I think that’s maybe an advantage we have – that we took a longer break at the start of the year. But yeah, it’s a lot of work, so I’ve gotten a little bit more intense to match it. You definitely don’t have much time to deal with problems outside and inside the game. It’s hard, but we’re adapting well so far.

League of Legends LEC KOI fredy122 interview: fredy122 in LEC Winter 2023

Clearly, as evidenced by this this week. And obviously, aside from those factors, were there other things that you weren’t vibing with with the format?

I wasn’t a big fan of the fact that there’s three splits, but there’s only one LEC trophy at the end of the year. You do now have MSI as a reward [for Winter], which we didn’t have before. But in the past it was two trophies a year; two chances. Now you could win all three of these mini splits, and then come second in the Finals. And you’re gonna tell me that that team did not deserve to win at least a trophy or something? Because that might become a reality, and that makes me very uncomfortable.

We’ll see. There’s still a long time left to go. For sure, playing more games on stage is gonna be good for the overall level – there’s no argument there. So pluses and minuses

That is definitely very valid criticism. I feel like KOI has really started to hit form this week. You were saying that you had more of a break in December, so I just wanted to get your thoughts on where you feel the team is right now on a scale of 0-100%.

I think we still have a long way to go. I’d say we’re getting to maybe 70%. You could see from our game that there are still times we’re playing too slow on the map. In my mind Szygenda is still kind of a rookie, so he still has a lot of games and there’s only so much we can teach him without him actually experiencing those scenarios on stage. And that will really solidify his learning in his brain. So he needs to just play games, play games, play games, and we push him so he will always be progressing throughout the year. There will always be more that we can achieve with this lineup for quite a long time.

I love to hear that you’re always moving forward. On the topic of Szygenda, you’ve very much gone from that veteran presence in Andrei ‘Odoamne’ Pascu to a rookie. Speaking to Markos ‘Comp’ Stamkopoulos the other week, he was quite excited about potentially having a bit more flexibility when it comes to playing strong/weak side. Aside from that possibility, how has Szygenda’s arrival affected your dynamic as a team?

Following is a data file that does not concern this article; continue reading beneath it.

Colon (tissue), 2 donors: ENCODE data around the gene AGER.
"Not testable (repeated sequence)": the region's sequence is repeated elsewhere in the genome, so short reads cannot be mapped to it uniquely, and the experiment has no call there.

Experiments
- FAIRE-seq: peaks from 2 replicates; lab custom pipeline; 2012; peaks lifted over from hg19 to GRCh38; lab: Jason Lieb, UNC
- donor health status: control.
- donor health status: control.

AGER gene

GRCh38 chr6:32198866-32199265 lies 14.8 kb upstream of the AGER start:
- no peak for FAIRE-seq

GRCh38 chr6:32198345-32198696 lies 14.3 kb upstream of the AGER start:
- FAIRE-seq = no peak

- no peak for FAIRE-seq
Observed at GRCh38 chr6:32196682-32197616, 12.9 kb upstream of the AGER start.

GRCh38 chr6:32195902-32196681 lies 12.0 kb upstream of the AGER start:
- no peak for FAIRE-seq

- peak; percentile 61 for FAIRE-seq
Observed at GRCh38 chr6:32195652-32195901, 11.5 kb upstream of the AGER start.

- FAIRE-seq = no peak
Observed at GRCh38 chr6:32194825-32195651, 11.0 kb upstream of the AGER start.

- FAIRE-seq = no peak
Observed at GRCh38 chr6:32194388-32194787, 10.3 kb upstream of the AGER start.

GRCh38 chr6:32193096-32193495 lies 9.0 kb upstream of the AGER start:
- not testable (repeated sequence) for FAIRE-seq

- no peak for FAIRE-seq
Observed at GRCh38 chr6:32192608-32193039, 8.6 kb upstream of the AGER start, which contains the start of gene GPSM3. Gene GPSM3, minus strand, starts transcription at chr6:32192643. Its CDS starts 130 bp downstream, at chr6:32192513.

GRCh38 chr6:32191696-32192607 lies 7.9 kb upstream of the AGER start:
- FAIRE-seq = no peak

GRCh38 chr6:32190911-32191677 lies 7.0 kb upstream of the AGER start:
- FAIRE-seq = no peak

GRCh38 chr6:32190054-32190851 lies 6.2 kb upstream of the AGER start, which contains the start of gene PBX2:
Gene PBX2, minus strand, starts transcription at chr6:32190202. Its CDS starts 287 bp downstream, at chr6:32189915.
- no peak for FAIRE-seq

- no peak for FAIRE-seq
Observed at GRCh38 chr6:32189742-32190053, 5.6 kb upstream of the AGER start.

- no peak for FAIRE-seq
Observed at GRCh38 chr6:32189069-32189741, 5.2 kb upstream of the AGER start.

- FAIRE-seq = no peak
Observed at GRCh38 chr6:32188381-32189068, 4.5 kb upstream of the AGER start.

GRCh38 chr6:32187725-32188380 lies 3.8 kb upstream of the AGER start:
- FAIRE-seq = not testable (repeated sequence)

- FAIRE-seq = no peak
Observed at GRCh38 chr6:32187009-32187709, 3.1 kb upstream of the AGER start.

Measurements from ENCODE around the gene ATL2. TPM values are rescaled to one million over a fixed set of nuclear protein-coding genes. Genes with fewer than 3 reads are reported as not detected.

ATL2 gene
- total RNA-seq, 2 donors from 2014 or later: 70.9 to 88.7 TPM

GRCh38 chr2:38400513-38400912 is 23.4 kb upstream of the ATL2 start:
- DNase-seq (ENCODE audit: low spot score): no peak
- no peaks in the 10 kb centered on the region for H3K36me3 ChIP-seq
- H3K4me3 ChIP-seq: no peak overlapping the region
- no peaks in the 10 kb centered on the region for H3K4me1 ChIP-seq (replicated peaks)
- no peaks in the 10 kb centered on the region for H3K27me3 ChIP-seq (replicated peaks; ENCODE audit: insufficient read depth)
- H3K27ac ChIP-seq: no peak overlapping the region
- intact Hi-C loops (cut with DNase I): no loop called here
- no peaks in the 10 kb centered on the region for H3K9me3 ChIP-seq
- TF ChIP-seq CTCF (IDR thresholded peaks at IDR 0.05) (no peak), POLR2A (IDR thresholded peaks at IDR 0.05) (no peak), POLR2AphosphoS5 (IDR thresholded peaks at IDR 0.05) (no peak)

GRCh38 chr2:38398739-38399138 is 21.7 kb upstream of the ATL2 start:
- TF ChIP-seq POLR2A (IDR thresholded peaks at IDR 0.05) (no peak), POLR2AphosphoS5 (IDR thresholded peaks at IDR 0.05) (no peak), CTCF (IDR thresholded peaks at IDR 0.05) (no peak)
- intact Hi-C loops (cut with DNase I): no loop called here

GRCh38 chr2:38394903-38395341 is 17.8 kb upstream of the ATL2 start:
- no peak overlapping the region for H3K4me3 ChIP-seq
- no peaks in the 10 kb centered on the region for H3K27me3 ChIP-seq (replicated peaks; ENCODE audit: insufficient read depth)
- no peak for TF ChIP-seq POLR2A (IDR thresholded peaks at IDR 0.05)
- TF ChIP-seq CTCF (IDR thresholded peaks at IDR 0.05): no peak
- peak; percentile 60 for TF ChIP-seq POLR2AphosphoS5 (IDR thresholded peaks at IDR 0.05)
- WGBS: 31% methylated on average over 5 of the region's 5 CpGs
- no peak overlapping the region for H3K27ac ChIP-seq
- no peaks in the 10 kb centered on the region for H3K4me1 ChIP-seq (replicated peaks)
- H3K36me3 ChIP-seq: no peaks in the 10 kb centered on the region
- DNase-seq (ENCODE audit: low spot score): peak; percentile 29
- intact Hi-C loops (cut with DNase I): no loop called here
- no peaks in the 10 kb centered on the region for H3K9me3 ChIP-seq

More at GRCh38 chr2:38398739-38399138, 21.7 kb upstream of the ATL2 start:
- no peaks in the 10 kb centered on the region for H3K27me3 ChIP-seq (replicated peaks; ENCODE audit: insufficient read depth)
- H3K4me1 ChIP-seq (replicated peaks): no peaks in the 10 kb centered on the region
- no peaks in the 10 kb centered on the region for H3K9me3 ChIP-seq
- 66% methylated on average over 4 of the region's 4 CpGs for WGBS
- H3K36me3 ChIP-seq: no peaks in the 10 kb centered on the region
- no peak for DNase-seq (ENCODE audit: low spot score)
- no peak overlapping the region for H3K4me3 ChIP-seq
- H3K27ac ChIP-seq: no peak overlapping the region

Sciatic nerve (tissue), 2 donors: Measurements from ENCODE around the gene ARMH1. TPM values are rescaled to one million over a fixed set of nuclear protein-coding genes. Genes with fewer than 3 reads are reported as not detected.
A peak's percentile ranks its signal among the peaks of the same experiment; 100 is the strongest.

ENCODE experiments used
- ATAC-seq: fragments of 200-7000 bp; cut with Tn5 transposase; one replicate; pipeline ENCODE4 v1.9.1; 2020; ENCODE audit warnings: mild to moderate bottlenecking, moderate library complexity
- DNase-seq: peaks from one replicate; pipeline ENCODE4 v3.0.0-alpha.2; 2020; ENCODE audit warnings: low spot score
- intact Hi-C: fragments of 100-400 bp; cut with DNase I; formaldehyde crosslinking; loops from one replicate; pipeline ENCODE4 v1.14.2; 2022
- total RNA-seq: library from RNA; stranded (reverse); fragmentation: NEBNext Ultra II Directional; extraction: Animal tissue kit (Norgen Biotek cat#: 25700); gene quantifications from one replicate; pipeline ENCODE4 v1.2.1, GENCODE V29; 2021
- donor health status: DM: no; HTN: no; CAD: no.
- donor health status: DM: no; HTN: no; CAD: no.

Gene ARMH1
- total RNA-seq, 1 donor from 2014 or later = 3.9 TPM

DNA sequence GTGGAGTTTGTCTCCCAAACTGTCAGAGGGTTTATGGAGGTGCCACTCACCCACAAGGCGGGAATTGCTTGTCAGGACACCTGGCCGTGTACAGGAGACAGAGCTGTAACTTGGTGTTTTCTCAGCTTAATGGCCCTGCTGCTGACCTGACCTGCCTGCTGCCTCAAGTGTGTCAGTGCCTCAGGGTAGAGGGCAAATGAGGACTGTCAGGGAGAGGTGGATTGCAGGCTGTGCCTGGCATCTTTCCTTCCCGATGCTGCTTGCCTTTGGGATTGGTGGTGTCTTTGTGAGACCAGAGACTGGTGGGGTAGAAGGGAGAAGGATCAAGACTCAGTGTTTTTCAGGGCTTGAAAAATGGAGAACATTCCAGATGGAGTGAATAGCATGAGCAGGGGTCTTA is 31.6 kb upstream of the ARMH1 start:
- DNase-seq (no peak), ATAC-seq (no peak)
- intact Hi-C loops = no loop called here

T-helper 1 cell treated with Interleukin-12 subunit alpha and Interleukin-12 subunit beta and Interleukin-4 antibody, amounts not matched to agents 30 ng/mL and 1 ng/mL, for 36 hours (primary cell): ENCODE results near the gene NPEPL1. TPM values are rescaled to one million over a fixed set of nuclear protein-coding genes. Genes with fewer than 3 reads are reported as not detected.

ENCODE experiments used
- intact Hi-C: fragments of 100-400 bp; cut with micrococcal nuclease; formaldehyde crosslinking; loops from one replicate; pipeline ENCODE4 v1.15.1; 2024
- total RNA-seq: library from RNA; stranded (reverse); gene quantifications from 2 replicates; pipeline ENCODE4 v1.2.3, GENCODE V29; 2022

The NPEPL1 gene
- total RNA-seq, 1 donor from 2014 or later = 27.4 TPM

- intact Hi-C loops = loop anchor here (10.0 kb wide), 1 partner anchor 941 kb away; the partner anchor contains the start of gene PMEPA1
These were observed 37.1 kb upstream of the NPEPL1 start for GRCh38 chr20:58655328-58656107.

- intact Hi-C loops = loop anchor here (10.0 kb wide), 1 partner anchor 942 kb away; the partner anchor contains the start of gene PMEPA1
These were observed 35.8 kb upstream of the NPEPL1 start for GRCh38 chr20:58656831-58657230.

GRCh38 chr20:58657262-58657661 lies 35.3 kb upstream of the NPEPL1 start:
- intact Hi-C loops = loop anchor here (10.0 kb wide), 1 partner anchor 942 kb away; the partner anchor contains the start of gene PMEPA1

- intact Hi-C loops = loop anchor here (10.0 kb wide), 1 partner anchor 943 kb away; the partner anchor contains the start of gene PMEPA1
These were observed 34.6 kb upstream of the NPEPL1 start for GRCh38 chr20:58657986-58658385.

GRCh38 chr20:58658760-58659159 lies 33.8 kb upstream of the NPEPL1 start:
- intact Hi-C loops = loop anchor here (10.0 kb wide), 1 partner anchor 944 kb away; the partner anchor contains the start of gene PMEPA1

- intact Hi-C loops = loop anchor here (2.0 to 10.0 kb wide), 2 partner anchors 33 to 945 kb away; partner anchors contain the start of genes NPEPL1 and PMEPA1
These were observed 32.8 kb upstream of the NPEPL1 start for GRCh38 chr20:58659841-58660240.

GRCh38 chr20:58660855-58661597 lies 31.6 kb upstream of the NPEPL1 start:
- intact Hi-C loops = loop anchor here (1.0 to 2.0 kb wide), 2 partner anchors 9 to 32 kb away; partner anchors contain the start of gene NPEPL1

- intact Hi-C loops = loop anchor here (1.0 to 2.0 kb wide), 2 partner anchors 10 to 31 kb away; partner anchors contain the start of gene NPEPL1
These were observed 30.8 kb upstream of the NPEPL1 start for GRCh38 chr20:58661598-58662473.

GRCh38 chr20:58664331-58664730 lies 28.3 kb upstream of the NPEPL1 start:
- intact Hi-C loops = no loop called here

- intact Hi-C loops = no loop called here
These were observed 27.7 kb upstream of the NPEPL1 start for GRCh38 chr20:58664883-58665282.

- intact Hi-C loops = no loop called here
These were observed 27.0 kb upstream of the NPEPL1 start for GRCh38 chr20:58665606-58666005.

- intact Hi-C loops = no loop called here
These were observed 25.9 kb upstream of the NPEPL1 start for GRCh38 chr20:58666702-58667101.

I think we’ve been okay. The good thing for us is that Szygenda’s personality has meshed with the team very well. He’s actually brought a lot of energy into scrims and stuff. And it’s very good for the other four that we have someone like this.

Odo was always very good to have in big moments as well – I would never say a bad word about him. But right now we are very happy with what Szygenda brings. As the year progresses – we’re not doing it so much right now – we’re for sure looking to open up or to play through top depending on the meta. Right now you can play carry tops, they’re ok, but the power’s in bot lane again, as always. But should the meta shift, then Szygenda is someone who will be able to play crazier champs top.

I’m looking forward to seeing that! Very last question: we saw Kim ‘Malrang’ Geun-seong’s Xin Zhao come out today – the first appearance for the champ in any of the major regions this year. Can you tell me about this pick and where it sits in your meta read?

I think it’s usually not a very good pick. But the situation in that draft was that they picked Nidalee, while we had a scaling mid and a bot lane that’s vulnerable to ganks. We just wanted someone who could fight Nidalee and get us through the early game, so we picked Xin. We haven’t actually practised it, we just thought ‘yeah, this looks okay.’